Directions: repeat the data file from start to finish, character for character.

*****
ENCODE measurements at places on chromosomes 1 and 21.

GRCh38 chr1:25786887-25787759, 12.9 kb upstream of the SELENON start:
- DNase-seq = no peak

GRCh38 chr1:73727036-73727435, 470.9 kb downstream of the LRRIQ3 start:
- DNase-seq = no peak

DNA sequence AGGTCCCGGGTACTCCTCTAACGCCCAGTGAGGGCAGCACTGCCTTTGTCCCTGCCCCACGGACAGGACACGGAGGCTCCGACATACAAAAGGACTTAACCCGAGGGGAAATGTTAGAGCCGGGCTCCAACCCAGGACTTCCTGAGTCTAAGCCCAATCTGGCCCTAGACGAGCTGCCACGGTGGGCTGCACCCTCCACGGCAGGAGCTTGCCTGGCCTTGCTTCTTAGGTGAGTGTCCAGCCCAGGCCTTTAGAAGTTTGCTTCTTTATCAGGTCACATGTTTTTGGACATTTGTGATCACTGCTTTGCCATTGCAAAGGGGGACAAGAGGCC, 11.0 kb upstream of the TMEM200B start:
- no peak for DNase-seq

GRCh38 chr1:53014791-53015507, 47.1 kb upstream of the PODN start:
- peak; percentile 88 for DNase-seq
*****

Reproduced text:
ENCODE measurements at places on chromosomes 1 and 21.

GRCh38 chr1:25786887-25787759, 12.9 kb upstream of the SELENON start:
- DNase-seq = no peak

GRCh38 chr1:73727036-73727435, 470.9 kb downstream of the LRRIQ3 start:
- DNase-seq = no peak

DNA sequence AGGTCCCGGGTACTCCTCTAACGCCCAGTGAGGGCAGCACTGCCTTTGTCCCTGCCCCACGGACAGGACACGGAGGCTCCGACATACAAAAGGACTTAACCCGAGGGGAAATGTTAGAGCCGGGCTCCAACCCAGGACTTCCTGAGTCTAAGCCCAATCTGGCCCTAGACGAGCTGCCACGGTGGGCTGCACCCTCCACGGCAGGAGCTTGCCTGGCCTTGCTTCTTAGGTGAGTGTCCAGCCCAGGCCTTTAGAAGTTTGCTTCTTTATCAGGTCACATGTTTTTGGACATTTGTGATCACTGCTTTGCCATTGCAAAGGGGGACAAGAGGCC, 11.0 kb upstream of the TMEM200B start:
- no peak for DNase-seq

GRCh38 chr1:53014791-53015507, 47.1 kb upstream of the PODN start:
- peak; percentile 88 for DNase-seq